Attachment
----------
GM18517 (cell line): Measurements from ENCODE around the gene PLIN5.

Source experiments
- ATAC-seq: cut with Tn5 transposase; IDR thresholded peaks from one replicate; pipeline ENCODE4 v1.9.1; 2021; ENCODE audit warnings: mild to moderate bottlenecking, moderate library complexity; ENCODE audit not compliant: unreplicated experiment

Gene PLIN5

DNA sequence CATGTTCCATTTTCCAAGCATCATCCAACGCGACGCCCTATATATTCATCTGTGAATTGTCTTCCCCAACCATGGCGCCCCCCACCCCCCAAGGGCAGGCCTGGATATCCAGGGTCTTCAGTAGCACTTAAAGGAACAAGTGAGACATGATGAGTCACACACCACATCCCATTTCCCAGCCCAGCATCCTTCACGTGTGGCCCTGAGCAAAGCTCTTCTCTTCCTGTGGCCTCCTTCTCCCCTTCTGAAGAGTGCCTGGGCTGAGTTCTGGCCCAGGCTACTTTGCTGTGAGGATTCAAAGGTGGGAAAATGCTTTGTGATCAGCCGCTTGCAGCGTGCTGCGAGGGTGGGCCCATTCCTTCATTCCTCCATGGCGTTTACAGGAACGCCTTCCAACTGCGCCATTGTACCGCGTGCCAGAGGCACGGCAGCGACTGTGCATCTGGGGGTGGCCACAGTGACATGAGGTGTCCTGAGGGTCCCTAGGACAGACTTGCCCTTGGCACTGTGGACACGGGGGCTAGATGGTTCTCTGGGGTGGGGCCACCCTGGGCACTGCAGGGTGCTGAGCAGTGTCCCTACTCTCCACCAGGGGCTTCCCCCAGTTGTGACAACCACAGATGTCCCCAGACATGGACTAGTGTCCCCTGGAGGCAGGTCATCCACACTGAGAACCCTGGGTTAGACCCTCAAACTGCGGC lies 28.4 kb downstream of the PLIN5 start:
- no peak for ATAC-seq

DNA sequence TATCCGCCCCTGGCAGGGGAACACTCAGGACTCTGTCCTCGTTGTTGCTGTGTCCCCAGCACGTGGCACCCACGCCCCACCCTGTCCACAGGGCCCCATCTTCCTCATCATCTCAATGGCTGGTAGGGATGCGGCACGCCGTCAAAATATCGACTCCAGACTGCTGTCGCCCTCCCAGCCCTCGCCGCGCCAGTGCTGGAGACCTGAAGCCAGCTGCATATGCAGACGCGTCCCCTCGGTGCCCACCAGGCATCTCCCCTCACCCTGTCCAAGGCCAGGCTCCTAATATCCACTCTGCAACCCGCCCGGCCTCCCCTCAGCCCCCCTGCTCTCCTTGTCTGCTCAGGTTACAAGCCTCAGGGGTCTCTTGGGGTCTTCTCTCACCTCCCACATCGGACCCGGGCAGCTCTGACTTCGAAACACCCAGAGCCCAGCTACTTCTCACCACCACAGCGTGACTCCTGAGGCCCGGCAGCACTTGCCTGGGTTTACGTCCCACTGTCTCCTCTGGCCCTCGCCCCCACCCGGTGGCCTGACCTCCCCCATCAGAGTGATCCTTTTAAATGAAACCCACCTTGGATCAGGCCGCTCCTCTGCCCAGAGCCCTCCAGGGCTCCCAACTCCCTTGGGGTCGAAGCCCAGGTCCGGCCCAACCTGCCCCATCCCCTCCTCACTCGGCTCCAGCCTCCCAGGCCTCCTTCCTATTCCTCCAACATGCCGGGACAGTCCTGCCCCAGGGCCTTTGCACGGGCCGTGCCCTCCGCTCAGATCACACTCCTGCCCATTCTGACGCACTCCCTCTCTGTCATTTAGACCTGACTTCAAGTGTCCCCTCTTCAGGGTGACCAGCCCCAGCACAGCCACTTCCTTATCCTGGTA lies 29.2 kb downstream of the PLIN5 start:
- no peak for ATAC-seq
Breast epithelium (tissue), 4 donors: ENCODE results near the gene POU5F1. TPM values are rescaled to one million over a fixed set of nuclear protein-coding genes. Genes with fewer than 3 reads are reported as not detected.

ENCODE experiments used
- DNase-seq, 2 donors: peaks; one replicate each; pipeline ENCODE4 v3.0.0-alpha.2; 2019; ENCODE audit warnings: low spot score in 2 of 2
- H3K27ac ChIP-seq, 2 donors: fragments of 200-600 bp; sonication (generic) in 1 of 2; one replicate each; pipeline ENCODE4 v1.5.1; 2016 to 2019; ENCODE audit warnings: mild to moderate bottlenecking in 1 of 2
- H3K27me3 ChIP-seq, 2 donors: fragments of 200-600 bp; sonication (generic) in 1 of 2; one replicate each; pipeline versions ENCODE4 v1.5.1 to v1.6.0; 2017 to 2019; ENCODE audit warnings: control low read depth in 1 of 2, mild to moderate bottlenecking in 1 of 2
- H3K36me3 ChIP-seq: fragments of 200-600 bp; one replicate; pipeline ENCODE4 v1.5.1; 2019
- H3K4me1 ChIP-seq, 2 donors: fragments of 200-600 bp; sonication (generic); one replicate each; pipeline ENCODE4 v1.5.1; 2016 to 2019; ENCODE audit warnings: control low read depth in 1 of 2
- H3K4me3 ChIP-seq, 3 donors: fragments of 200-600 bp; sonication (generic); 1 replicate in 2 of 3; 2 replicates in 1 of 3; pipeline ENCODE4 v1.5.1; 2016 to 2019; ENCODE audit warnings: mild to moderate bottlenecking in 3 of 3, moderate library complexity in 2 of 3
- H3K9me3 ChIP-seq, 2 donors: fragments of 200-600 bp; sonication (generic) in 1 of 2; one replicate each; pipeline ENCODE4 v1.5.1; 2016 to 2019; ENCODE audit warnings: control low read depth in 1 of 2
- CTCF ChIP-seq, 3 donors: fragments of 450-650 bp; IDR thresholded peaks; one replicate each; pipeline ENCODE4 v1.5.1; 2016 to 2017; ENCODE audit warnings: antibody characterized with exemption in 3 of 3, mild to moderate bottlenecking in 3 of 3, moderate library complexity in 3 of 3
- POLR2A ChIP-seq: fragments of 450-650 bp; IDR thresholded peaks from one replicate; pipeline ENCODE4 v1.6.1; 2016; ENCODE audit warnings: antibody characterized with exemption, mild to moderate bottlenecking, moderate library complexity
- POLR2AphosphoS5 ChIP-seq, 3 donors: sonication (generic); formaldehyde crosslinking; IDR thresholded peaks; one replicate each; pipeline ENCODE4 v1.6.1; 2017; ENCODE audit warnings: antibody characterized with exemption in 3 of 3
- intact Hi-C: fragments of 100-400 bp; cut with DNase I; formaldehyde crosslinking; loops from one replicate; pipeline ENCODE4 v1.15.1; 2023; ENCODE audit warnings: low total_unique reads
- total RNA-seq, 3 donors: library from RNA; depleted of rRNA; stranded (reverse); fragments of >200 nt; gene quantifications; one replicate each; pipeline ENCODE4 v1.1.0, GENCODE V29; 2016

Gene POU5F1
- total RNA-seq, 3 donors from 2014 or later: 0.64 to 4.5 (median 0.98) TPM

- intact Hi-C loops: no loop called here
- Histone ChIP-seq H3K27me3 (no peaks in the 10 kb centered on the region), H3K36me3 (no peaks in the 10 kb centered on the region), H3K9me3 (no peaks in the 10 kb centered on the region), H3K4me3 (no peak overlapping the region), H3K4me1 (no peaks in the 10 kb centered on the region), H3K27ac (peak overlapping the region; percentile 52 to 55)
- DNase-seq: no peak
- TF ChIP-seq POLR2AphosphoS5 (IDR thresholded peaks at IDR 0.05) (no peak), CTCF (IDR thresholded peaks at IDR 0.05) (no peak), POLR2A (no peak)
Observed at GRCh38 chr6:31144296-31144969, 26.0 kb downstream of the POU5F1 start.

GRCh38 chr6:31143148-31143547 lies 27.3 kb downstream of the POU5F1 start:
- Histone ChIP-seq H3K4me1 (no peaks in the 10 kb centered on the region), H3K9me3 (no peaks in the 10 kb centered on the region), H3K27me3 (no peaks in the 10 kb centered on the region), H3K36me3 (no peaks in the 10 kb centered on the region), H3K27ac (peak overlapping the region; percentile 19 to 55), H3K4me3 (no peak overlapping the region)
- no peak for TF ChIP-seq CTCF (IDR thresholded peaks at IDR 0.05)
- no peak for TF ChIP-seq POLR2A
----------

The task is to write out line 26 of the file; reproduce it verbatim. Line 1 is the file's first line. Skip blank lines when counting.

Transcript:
- Histone ChIP-seq H3K27me3 (no peaks in the 10 kb centered on the region), H3K36me3 (no peaks in the 10 kb centered on the region), H3K9me3 (no peaks in the 10 kb centered on the region), H3K4me3 (no peak overlapping the region), H3K4me1 (no peaks in the 10 kb centered on the region), H3K27ac (peak overlapping the region; percentile 52 to 55)